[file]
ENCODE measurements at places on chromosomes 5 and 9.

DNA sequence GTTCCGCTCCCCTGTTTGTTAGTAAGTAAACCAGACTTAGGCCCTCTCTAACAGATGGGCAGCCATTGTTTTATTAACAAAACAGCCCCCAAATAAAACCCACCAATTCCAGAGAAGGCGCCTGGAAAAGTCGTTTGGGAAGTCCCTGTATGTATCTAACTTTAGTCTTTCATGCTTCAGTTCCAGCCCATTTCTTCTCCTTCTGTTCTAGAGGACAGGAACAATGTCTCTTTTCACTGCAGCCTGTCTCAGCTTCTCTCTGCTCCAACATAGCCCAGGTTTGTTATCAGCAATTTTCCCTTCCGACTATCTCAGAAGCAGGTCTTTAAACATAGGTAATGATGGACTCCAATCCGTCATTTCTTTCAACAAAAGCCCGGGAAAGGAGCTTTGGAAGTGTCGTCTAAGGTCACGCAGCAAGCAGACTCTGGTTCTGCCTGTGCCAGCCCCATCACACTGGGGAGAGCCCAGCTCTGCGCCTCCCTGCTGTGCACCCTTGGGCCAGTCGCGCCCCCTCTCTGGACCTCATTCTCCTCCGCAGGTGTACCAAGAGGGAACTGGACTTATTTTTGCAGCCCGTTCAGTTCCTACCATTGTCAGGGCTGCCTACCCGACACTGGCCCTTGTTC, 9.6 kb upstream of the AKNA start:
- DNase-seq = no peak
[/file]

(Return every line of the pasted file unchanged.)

ENCODE measurements at places on chromosomes 5 and 9.

DNA sequence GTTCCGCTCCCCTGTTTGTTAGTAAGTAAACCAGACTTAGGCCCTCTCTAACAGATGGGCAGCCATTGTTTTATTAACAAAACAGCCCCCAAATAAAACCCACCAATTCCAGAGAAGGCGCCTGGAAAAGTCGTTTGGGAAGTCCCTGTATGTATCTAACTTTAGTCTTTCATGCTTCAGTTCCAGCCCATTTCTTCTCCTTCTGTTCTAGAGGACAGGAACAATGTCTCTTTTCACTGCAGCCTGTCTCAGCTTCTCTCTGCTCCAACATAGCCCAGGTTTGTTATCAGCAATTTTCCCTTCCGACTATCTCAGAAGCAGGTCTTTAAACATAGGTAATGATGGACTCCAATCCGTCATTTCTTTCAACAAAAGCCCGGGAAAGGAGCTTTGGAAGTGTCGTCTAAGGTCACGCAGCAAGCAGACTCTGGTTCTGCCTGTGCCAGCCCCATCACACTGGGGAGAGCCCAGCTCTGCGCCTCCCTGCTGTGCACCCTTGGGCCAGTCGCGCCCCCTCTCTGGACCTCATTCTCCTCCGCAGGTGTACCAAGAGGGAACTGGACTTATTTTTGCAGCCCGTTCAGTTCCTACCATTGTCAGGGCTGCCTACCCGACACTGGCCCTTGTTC, 9.6 kb upstream of the AKNA start:
- DNase-seq = no peak